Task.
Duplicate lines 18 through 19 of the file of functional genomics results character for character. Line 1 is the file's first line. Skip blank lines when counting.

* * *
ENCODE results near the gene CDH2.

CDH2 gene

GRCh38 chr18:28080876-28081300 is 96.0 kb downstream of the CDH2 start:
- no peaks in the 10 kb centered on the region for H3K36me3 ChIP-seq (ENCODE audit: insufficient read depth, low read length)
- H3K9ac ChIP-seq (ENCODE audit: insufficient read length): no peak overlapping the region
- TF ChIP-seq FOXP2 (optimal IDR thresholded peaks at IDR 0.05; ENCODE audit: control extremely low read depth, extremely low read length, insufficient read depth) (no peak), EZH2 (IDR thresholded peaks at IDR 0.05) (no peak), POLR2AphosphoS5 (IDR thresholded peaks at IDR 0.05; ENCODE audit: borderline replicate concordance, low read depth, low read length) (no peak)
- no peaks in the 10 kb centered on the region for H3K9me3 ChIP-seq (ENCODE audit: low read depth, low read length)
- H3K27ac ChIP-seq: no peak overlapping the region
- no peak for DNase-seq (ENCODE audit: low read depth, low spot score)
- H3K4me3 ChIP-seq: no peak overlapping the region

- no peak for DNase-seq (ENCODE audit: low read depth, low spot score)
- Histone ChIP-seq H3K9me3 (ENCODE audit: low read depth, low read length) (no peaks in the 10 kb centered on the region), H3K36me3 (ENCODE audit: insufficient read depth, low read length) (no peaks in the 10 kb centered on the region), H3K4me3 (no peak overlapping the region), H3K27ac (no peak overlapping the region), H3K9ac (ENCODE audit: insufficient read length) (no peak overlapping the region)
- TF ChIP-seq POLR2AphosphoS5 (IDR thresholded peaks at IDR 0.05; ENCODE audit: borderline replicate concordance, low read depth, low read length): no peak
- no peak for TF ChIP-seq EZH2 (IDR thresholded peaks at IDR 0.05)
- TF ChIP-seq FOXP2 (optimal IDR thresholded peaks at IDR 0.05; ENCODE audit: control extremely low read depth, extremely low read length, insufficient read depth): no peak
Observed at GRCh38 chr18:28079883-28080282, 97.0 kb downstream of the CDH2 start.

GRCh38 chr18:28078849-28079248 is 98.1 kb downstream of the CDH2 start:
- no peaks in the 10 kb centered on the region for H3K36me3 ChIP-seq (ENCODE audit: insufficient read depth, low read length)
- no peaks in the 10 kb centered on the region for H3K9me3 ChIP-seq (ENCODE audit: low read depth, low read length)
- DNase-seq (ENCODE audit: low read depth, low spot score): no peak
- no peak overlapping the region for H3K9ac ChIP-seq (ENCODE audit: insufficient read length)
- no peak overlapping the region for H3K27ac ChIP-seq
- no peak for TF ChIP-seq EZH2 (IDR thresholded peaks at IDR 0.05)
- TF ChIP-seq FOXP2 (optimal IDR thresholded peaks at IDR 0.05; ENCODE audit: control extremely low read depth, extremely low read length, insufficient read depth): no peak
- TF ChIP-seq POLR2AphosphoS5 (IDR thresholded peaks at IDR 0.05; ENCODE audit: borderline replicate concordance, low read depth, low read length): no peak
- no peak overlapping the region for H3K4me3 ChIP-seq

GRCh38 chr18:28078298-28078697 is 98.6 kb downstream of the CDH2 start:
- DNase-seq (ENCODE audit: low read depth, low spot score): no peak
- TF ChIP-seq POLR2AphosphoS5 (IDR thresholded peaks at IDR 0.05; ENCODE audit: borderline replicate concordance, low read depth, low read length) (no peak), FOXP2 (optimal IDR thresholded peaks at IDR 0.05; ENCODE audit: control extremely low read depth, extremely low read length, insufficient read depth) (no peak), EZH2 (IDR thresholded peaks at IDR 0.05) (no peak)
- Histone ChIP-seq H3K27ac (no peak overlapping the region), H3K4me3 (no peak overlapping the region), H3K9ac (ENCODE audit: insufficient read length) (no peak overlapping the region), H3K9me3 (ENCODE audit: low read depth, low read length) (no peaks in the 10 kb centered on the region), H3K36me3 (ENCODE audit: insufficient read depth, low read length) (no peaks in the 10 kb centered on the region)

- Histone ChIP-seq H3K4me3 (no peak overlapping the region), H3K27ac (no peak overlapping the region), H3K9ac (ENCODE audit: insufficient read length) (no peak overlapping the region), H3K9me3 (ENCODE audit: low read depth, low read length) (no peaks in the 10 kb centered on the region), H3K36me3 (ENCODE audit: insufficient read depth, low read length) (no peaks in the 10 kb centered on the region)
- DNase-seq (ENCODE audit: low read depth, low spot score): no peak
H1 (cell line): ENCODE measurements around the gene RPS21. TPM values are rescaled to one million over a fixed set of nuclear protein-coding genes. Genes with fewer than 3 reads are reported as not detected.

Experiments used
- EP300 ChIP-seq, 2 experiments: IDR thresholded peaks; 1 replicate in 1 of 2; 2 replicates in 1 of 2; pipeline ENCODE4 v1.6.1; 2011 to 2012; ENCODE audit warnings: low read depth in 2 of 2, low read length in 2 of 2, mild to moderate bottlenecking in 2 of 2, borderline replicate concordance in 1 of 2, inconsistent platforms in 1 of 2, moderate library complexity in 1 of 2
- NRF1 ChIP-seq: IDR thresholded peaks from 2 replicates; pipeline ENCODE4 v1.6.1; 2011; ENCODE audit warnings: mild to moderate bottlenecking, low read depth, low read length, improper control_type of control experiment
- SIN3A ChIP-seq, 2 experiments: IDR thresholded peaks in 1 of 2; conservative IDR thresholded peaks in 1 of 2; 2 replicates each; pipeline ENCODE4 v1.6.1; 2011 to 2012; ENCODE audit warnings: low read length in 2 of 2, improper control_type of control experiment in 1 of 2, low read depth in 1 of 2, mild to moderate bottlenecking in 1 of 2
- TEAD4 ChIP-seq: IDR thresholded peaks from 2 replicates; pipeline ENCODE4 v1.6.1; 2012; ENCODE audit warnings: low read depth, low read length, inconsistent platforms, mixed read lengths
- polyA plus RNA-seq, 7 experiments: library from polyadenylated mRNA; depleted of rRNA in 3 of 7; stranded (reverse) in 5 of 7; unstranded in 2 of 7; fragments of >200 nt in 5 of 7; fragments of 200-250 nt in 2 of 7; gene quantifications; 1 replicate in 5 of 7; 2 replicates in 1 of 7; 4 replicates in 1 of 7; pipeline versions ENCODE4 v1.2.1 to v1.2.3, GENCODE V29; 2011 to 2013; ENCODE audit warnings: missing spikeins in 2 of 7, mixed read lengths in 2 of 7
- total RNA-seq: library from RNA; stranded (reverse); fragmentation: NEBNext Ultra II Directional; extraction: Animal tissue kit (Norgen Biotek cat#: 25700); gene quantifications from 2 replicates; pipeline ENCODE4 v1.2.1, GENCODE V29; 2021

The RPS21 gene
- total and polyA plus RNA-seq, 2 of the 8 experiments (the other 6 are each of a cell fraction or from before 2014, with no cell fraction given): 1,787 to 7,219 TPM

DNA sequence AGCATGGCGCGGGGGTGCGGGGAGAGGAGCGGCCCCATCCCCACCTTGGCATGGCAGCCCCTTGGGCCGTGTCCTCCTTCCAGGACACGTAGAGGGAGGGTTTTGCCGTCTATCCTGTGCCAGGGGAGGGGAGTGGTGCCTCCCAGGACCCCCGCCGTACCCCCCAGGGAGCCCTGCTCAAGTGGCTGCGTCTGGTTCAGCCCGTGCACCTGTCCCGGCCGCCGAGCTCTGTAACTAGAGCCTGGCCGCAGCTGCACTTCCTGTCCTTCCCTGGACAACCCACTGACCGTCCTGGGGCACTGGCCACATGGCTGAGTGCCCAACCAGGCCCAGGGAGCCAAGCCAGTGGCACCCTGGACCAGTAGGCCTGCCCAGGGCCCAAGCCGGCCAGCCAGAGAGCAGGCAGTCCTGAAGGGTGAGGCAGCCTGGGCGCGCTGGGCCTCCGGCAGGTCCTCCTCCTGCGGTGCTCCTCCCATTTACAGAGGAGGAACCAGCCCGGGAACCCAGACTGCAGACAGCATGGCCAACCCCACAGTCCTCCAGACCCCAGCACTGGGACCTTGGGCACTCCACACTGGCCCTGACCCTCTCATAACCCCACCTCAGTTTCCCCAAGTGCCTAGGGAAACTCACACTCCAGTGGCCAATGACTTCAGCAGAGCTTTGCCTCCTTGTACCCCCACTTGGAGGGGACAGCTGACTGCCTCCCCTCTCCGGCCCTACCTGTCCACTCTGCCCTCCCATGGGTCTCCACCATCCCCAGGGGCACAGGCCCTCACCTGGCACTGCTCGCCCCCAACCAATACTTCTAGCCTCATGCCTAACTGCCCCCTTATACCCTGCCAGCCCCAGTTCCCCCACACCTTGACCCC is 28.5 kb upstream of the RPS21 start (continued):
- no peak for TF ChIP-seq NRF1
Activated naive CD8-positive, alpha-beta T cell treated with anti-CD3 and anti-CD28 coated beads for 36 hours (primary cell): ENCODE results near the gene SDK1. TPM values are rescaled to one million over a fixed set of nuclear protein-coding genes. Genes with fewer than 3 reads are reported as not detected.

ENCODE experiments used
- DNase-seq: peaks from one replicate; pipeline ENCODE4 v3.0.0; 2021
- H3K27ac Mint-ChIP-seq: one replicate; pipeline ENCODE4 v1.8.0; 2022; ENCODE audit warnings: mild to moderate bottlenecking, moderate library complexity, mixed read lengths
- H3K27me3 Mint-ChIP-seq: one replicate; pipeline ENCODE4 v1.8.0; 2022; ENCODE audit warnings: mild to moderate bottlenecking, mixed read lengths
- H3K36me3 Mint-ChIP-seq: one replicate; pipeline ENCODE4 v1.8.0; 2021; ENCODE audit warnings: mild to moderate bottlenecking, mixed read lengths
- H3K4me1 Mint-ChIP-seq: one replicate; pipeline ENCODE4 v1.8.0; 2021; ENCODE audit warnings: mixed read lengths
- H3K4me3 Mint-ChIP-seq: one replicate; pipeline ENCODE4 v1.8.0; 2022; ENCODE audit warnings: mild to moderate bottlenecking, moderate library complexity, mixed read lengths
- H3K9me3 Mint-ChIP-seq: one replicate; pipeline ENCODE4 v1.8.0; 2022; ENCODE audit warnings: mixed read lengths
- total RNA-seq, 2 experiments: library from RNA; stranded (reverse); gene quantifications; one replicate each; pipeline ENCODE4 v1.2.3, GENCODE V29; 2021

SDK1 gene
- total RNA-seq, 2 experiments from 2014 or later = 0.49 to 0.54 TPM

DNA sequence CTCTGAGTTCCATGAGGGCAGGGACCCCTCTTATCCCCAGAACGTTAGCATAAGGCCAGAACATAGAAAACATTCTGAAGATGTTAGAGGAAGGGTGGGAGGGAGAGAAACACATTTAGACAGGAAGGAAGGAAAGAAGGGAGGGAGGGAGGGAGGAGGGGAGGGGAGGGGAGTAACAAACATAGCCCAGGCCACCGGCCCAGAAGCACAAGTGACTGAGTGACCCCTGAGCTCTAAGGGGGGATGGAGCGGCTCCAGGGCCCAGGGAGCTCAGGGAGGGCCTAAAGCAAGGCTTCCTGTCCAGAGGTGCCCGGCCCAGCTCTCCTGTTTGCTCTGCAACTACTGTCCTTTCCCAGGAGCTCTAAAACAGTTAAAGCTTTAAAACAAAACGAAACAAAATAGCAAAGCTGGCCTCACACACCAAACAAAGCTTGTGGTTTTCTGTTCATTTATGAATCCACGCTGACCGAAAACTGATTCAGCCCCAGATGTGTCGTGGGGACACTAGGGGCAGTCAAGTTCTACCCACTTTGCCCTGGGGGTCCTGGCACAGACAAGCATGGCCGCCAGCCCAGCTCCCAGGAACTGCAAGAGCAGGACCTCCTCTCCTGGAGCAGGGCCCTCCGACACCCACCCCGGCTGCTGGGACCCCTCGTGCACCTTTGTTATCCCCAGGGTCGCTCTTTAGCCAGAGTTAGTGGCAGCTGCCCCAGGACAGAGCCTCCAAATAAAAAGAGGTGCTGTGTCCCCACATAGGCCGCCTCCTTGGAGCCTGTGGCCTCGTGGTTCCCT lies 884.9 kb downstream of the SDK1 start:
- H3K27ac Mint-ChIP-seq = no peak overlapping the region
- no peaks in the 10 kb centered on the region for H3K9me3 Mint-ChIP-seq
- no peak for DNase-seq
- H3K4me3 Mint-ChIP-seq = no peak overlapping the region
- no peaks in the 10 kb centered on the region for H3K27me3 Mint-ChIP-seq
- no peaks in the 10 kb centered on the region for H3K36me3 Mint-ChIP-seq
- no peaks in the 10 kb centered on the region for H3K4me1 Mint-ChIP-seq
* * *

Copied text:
- no peaks in the 10 kb centered on the region for H3K36me3 ChIP-seq (ENCODE audit: insufficient read depth, low read length)
- no peaks in the 10 kb centered on the region for H3K9me3 ChIP-seq (ENCODE audit: low read depth, low read length)